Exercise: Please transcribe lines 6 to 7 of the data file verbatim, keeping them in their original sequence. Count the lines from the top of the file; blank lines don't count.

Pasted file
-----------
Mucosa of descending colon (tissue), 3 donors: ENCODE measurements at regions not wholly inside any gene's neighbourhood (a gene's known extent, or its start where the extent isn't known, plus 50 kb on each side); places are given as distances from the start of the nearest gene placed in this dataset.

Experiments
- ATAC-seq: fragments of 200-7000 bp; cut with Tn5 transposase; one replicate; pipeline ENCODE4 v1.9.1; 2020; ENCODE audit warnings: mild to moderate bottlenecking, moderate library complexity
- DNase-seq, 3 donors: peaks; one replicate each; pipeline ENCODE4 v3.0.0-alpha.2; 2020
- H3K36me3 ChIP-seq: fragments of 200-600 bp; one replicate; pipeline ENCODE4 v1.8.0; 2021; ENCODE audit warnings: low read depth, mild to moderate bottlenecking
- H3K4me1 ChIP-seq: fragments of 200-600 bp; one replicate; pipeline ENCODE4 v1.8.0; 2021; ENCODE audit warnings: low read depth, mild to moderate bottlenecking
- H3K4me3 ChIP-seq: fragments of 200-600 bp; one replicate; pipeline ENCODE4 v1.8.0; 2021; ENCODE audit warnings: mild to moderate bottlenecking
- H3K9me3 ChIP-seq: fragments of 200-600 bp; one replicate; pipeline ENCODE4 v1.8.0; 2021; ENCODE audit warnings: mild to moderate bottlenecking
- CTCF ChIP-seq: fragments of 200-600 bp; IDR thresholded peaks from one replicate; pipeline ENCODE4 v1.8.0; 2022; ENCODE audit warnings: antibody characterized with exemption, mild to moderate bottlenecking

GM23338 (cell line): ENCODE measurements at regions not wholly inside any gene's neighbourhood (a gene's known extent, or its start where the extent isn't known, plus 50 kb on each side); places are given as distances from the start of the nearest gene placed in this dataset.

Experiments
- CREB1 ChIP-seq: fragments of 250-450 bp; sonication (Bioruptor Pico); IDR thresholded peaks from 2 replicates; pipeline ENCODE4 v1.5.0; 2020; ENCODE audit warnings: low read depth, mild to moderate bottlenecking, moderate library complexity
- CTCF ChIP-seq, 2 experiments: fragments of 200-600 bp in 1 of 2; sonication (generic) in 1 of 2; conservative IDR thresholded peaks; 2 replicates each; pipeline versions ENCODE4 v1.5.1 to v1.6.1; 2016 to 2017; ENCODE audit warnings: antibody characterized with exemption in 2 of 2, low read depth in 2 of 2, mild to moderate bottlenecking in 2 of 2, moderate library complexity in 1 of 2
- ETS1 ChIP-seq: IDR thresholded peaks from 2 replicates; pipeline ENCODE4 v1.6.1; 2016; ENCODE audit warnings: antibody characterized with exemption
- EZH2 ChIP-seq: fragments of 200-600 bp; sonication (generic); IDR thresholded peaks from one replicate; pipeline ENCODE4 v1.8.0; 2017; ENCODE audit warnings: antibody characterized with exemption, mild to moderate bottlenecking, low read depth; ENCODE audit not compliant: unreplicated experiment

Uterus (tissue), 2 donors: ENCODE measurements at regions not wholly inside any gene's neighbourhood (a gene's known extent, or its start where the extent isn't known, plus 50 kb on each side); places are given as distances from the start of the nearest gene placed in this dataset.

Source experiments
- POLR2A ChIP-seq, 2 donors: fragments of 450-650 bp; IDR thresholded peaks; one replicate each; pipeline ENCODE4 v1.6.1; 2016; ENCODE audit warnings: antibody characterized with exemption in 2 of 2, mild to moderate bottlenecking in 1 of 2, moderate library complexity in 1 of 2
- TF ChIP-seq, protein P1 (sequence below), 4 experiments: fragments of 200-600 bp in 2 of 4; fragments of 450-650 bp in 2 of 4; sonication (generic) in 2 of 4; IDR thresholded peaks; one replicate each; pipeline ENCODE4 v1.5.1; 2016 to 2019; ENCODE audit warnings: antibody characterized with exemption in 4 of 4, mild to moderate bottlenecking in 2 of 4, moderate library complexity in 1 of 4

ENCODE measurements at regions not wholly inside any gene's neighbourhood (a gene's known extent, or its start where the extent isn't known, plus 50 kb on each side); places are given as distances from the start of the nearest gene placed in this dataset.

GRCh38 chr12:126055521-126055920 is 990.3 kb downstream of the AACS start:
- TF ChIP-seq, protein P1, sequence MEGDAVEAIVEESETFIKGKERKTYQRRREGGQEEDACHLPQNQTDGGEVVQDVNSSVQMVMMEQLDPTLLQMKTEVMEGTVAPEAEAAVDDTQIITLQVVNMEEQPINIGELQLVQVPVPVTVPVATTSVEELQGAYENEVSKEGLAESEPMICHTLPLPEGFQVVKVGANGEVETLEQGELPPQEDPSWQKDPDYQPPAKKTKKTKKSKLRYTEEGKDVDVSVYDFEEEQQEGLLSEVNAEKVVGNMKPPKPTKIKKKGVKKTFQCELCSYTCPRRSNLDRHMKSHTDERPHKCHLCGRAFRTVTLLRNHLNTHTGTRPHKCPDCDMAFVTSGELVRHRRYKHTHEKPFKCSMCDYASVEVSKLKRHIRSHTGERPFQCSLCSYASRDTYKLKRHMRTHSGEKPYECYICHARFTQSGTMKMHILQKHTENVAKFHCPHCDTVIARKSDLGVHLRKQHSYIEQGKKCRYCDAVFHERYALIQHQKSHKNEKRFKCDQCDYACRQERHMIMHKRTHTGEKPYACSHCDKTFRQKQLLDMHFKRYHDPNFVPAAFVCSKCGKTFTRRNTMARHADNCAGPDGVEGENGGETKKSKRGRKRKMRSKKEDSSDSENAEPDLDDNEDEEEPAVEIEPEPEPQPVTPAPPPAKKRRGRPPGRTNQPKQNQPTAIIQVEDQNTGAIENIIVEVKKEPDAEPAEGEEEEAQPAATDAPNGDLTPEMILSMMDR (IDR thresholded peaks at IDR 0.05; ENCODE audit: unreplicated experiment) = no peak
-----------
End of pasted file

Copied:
- H3K4me1 ChIP-seq: fragments of 200-600 bp; one replicate; pipeline ENCODE4 v1.8.0; 2021; ENCODE audit warnings: low read depth, mild to moderate bottlenecking
- H3K4me3 ChIP-seq: fragments of 200-600 bp; one replicate; pipeline ENCODE4 v1.8.0; 2021; ENCODE audit warnings: mild to moderate bottlenecking